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    • New note by bobjonkman 29 November 2020
      Bread machines are great. I haven't bought a loaf of bread in about three years. If #sonTwo's bread machine has custom settings, I recommend 20 min knead time, changing the rise times (1hr, 1.5hrs, 1.5hrs) and at least 60-70 min bake time. A good recipe is 1 cup water, 2.5 cups all-purpose flour, 2 tbsp […]
    • bobjonkman repeated a notice by lnxw48a1 29 November 2020
      RT @lnxw48a1 #sonTwo texted to tell me that his in-laws bought them a bread machine. Me: Oh, cool! I was thinking the same thing, but it's beyond my current budget. They can sometimes be competitive, but I'm more of *good, you're helping take care of our kids and grandkids*
    • New note by bobjonkman 28 November 2020
      I'm near the Great Lakes (about an hour's drive from either Lake Ontario or Lake Huron, depending whether I go South or West). It was 5C for most of the day, about 40F for your USians. Apparently that's normal for this time of year...
    • bobjonkman repeated a notice by lnxw48a1 28 November 2020
      RT @lnxw48a1 About halfway through today's #YoCo ( #yogurt and #coffee ). Indoor temperature is 60°F, outdoor temperature is 30°F. Outdoor cats' water dish has about 0.5in / 1cm of ice on top. Very glad I'm not near the Great Lakes right now.
    • Favorite 24 November 2020
      bobjonkman favorited something by lnxw48a1: @vegos I agree. To most organizations, their primary concern is reach. So they congregate on big #corpocentric #socnets, even when the central corporation running things is actively hostile to their point of view. Then they're butthurt when their accounts are shadowbanned. Years ago, I tried to persuade some local Black […]
    • bobjonkman repeated a notice by lnxw48a1 24 November 2020
      RT @lnxw48a1 @vegos I agree. To most organizations, their primary concern is reach. So they congregate on big #corpocentric #socnets, even when the central corporation running things is actively hostile to their point of view. Then they're butthurt when their accounts are shadowbanned. Years ago, I tried to persuade some local Black churches and ethic-focused […]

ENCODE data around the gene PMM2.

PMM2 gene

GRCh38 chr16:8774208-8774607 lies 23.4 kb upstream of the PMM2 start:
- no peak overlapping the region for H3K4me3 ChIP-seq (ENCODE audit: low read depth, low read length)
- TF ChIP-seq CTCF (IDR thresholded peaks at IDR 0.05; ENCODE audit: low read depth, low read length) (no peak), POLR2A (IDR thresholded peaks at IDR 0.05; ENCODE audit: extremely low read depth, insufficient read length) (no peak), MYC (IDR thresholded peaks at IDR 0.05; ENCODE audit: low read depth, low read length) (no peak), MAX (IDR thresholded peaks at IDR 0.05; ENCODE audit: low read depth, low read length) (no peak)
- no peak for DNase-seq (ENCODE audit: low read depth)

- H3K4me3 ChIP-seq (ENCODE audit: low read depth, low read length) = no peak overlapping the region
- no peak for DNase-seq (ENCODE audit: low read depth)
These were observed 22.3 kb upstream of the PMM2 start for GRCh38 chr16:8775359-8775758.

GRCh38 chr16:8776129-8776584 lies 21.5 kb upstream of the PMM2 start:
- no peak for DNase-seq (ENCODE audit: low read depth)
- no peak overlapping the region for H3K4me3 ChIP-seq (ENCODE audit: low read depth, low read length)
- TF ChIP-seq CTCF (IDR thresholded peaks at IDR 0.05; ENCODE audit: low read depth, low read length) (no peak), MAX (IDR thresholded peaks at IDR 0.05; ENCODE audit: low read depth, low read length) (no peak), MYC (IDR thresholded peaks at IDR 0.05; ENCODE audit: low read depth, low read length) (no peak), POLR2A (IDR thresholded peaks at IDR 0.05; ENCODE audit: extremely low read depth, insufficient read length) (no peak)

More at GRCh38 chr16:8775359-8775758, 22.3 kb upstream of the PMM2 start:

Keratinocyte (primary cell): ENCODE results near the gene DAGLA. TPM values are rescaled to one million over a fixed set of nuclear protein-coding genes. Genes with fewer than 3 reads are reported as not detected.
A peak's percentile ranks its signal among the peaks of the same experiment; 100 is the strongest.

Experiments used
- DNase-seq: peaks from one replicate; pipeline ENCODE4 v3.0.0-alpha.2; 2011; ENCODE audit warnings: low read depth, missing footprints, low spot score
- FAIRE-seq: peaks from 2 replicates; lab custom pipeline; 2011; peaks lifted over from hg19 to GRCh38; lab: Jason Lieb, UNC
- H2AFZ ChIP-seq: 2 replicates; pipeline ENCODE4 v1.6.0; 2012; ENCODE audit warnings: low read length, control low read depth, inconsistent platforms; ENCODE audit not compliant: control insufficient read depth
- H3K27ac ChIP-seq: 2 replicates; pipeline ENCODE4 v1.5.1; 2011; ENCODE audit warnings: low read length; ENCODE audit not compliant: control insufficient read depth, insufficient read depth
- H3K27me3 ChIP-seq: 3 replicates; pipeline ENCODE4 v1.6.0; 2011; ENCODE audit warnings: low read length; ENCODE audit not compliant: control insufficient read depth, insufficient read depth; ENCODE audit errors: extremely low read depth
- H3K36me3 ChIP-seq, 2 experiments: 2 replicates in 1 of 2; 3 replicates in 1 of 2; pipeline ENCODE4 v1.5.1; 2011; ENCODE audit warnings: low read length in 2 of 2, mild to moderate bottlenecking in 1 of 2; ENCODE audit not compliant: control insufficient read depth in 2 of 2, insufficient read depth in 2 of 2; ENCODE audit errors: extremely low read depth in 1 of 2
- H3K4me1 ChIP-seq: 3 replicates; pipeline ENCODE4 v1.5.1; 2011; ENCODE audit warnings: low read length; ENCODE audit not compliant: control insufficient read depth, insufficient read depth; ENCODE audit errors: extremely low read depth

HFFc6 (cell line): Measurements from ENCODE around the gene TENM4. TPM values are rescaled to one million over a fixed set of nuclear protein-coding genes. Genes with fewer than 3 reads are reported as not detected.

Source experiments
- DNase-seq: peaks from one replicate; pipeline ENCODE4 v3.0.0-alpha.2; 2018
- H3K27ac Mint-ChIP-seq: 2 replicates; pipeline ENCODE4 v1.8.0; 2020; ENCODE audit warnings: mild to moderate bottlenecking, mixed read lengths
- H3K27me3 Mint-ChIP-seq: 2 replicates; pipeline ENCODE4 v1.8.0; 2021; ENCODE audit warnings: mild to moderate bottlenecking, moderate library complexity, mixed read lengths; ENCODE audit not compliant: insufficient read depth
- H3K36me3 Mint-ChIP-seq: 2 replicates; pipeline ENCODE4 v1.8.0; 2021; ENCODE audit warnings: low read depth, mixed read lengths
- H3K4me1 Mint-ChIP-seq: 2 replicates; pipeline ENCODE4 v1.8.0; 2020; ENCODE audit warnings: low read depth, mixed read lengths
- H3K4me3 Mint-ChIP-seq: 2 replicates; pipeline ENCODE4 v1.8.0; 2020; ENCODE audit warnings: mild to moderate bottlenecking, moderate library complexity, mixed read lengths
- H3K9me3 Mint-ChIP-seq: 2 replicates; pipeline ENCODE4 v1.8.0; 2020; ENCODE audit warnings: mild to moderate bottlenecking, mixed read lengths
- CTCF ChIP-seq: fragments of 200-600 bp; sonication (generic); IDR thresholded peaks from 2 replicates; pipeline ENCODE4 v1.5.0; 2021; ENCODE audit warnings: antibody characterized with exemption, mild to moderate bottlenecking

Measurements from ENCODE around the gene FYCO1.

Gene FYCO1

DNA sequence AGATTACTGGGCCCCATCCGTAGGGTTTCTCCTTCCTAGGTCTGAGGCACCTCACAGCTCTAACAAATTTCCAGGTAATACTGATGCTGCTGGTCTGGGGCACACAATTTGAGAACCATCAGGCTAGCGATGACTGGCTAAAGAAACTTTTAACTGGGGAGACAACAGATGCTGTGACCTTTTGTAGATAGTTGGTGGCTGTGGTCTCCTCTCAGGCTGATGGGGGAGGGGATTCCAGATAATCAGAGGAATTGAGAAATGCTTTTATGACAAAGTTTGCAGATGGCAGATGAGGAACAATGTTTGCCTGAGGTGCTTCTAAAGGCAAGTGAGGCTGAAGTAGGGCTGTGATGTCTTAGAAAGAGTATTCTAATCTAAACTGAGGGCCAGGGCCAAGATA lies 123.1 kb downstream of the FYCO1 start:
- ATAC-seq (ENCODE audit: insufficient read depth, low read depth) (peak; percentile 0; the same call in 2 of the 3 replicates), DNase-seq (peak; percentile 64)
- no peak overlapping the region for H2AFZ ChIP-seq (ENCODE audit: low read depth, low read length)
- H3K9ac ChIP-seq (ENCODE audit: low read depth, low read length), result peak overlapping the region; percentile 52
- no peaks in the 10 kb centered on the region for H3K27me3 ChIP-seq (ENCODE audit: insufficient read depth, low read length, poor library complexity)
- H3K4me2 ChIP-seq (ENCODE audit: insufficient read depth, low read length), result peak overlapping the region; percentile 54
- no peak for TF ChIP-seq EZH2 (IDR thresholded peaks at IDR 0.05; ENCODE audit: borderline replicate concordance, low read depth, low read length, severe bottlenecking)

• bobjonkman repeated a notice by lnxw48a1 24 November 2020
      RT @lnxw48a1 https://techcrunch.com/2020/11/24/australia-spy-agencies-covid-19-app-data/ [techcrunch com] #Australia spy agencies caught collecting #COVID-19 app data #surveillance Source: https://mastodon.social/@glynmoody/105266051824700682
    • New note by bobjonkman 3 October 2020
      There's also Megablocks, the precursor to Duplo. And there are also Micro Megablocks, the same size as LEGO. The kits for Micro Megablocks were much better than the LEGO kits, making slightly larger models but using only standard bricks. The LEGO models were smaller, depending on many custom pieces specific to the kit, which were […]
    • Favorite 3 October 2020
      bobjonkman favorited something by clacke: Not only are Duplo blocks *like* Lego blocks, they *are* Lego blocks, and I don't just mean that Duplo is a Lego brand and produced in the same factory, the two systems are actually compatible.A Lego 2x2 block fits and sticks to the underside of a Duplo block, and the […]
    • bobjonkman repeated a notice by clacke 3 October 2020
      RT @clacke Not only are Duplo blocks *like* Lego blocks, they *are* Lego blocks, and I don't just mean that Duplo is a Lego brand and produced in the same factory, the two systems are actually compatible. A Lego 2x2 block fits and sticks to the underside of a Duplo block, and the nob on […]

How To Create an Encrypted Drive in a File Container

Posted by Bob Jonkman on 9th October 2017

Inspired by The Linux Experiment, I want to create an encrypted drive in a file container using only the command line.

Creating an encrypted file container

Create the container file. We’ll call it containerfile.img:


laptop:~/temp$ fallocate -l 250MB containerfile.img

laptop:~/temp$ ls -l
total 244148
-rw-rw-r-- 1 bjonkman bjonkman 250000000 Oct  8 22:45 containerfile.img

laptop:~/temp$

Create the encrypted LUKS volume. Note that creating volumes and file systems requires elevated privileges, so we use the sudo command:


laptop:~/temp$ sudo cryptsetup luksFormat containerfile.img 
[sudo] password for bjonkman: 

WARNING!
========
This will overwrite data on containerfile.img irrevocably.

Are you sure? (Type uppercase yes): YES
Enter passphrase: 
Verify passphrase: 
Command successful.

laptop:~/temp$

Of course, the passphrase doesn’t show on the screen, not even as asterisks. That would give a shouldersurfer an idea of how long the passphrase is. It is a long passphrase, right?

Open the encrypted LUKS volume, which we’ll call cryptvolume:


laptop:~/temp$ sudo cryptsetup luksOpen containerfile.img cryptvolume
Enter passphrase for containerfile.img: 

laptop:~/temp$

Let’s see if the encrypted LUKS volume exists: